• Select your Workshops and Register

Monday, June 14, 2021

It Is Time To Double Check Your Backups

    It is time to double check your backups!   Every so often you should randomly check that data you have been backing up.  Set up some fresh bare metal or cloud based fresh metal and get your MySQL instance running.  Simple, easy, and no problem right?

    Well, I hope that is true. But please give it a try, just to put your mind at ease. 

Catastrophe

    I had a call this morning from an old friend who received an automated message overnight that a software build failed. After some digging, the cause of the failure was tracked to an on premises system with hardware issues.  Luckily spare parts were on hand and the server was soon back on line and the build completed.

    Then the friend doubled checked their cron based backup scripts and the logs looked good. A spare machine was fired up and the friend decided to show some new hires how to restore a backup. The new machine was built with a later version of the Linux distribution the company favored. By default that distro enables a stricter version of selinux than used in their shop. Some coffee and RTFM time later, they were able to install their version of MySQL (8.0.24) and have it run.  They added their configuration settings to the configuration file and were ready to reinstall. Right?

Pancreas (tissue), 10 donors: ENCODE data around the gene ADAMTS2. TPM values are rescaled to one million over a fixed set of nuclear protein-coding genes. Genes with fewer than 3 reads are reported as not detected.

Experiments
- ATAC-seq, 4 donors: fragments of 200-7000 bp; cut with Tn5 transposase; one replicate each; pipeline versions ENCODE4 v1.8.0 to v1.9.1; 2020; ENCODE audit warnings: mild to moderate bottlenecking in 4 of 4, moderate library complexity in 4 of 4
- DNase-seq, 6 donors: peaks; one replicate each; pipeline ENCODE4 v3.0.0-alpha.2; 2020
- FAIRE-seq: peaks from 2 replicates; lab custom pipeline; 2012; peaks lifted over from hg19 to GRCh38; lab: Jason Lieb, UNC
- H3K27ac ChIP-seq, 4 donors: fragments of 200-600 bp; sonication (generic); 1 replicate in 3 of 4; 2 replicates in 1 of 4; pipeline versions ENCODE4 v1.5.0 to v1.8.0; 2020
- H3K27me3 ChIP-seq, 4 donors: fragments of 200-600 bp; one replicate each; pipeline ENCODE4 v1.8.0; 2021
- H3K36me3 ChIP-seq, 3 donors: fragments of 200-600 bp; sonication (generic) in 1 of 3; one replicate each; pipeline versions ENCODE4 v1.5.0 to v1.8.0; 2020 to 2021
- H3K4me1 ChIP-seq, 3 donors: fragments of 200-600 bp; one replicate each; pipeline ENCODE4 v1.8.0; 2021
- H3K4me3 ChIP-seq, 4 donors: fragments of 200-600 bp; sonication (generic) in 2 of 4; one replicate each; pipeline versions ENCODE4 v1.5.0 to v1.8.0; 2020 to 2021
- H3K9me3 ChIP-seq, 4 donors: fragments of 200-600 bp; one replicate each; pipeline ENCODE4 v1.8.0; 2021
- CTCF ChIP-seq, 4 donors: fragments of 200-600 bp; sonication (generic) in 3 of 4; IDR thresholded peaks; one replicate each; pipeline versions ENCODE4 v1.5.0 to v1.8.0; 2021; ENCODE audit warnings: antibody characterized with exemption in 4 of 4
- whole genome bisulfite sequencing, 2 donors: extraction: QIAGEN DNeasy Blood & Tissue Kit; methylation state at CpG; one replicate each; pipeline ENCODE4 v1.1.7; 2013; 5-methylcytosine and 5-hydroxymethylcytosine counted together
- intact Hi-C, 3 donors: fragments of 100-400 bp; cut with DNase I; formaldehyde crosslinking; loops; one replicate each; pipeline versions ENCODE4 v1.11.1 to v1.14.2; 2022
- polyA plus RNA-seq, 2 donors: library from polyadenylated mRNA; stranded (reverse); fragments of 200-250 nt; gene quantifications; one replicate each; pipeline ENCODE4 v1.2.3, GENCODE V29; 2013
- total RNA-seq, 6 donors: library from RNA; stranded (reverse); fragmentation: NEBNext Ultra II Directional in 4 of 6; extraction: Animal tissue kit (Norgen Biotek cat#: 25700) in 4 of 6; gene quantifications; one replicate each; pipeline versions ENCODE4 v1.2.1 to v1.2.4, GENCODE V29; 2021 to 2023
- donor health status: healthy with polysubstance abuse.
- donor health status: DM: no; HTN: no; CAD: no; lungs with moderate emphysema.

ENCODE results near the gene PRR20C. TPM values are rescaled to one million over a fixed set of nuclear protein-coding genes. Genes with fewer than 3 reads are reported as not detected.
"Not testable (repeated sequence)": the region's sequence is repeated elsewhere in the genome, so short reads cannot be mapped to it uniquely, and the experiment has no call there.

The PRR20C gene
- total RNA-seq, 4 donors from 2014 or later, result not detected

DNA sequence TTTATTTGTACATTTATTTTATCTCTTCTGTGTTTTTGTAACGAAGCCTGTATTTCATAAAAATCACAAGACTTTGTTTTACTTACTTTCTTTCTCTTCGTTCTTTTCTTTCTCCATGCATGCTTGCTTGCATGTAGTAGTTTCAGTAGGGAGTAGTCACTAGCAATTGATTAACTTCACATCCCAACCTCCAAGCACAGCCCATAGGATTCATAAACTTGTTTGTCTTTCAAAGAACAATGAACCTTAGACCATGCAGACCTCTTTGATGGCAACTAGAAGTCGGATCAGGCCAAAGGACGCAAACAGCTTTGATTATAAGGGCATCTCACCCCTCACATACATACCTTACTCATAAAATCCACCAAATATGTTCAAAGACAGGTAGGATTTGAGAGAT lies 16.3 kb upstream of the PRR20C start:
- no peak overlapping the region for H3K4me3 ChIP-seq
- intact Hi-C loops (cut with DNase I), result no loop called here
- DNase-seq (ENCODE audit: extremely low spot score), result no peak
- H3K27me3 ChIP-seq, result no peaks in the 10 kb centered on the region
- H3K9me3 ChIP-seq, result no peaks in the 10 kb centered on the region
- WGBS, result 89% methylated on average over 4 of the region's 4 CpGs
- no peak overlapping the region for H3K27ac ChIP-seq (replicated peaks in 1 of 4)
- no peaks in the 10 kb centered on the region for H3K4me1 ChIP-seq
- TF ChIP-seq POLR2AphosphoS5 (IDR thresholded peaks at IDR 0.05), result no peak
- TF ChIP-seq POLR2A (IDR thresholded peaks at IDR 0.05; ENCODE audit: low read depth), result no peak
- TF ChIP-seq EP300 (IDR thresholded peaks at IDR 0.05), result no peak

Wrong!

    Do to some network configuration issues they could not reach their backup machine and they highly restricted access to this machine.  That is a great practice to secure your data. But in this case they had to wait for their security team to end their Monday morning standup to add the new machine to the allowed server list.